Whoa, where to even start with this gorgeous, demented slice of psychological horror? So, for those who don’t know, Les Contes Interdits is a series of horror novels from Quebec that modernize fairy tales while rooting them in Quebecois culture, and if this one represents the series then I’m not sure if I have the emotional bandwidth to handle it. This was one of the most punishing books I’ve ever read: I literally had to put it down to collect myself just four pages in, and it never got any less nihilistic, gruesome or pitch-back. This is horror in the purest sense of the word; it’s a gritty, depressing read, but it’s undeniably well-written, not to mention downright gripping. There are times where I flirted with the idea of putting the book down once and for all because it was so dark, but the strength of the writing was simply too great and I was pulled back in, over and over. The adapted narrative (transplanted from Hans Christian Anderson’s legendarily depressing fairy tale) is cleverly molded to fit the overall goal of the series, and it’s a trip to see what author Johnson does with the tale’s elements, notably the sea witch and her lair. In some ways, it’s like the literary version of a Patrick Laugier movie: Like Laugier’s “Martyrs” and “Incident in a Ghostland,” “La Petite Sirène” challenges you and pushes your boundaries, and then pushes them again and again and again, but in the end it’s a satisfying, nerve-shredding masterstroke… but be prepared for some really, really dark stuff.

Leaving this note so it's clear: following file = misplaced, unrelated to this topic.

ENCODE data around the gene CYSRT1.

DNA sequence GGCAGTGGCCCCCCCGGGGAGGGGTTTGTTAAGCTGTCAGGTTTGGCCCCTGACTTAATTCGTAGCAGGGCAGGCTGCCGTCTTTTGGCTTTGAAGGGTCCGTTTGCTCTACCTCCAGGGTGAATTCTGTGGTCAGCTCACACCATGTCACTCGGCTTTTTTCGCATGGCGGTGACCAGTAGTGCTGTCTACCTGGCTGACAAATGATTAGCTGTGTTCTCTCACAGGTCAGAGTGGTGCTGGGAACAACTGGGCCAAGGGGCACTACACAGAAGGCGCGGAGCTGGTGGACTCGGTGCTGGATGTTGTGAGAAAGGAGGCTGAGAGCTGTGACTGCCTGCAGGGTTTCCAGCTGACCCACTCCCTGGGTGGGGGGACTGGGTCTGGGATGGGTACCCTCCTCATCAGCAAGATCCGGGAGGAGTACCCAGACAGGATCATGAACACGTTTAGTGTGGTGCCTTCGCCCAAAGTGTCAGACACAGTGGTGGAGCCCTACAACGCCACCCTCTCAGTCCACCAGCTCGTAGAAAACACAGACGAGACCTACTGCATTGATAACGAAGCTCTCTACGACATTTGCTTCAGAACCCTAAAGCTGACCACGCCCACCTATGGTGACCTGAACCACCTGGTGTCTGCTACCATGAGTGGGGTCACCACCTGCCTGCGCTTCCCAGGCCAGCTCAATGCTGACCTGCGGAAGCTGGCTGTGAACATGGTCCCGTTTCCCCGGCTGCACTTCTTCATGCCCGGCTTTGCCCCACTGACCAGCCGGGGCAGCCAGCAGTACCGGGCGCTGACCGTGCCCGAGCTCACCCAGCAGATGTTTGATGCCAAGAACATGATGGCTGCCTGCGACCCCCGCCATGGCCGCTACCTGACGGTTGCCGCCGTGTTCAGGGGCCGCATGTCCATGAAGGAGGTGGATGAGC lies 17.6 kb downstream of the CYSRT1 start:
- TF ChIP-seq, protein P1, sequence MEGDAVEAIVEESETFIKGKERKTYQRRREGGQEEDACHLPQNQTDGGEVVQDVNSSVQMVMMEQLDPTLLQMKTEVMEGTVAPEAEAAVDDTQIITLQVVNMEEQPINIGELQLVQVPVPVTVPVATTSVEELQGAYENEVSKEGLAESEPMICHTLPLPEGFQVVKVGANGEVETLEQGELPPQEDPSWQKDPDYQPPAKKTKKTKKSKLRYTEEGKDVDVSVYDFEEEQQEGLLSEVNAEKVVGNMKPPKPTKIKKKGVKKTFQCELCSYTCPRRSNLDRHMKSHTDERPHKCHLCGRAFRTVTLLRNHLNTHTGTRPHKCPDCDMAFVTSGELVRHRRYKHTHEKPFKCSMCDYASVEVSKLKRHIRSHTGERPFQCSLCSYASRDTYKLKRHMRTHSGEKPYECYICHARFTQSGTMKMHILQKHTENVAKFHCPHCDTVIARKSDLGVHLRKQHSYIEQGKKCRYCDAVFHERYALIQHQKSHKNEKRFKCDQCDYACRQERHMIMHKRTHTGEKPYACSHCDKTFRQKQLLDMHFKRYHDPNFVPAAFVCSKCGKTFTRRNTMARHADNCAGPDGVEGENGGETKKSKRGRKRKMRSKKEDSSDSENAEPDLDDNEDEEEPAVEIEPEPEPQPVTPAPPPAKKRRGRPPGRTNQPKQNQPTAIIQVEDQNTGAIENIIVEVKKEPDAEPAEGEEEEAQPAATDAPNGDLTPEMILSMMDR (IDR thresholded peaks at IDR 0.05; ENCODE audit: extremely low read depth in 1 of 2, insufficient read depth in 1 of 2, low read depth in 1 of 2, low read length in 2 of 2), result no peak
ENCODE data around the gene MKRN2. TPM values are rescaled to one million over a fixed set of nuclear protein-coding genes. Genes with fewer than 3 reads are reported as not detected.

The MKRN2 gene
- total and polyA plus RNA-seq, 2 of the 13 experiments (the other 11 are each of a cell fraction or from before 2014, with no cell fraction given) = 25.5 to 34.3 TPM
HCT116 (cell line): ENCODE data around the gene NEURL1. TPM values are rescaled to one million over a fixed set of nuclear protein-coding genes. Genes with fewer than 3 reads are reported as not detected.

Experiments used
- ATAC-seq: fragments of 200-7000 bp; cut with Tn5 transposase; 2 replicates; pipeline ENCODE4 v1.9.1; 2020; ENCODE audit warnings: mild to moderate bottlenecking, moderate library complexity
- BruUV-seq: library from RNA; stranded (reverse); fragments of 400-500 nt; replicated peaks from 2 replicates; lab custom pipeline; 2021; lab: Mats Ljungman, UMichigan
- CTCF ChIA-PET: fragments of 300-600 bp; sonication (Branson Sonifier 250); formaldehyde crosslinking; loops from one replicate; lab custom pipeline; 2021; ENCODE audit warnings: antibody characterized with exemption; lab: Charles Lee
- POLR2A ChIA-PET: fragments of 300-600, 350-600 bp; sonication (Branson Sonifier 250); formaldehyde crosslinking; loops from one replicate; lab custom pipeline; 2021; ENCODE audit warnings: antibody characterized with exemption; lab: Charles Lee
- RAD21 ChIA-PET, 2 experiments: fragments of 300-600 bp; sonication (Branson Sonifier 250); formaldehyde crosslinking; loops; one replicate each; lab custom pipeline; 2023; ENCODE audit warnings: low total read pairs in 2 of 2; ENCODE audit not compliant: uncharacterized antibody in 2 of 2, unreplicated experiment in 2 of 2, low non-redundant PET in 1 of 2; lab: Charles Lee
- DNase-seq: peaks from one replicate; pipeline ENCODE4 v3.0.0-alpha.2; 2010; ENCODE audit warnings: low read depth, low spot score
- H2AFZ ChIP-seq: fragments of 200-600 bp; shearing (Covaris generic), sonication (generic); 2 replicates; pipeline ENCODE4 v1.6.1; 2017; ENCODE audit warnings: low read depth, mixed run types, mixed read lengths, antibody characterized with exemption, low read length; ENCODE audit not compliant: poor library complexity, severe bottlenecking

Rating: ★★★★ (out of 5)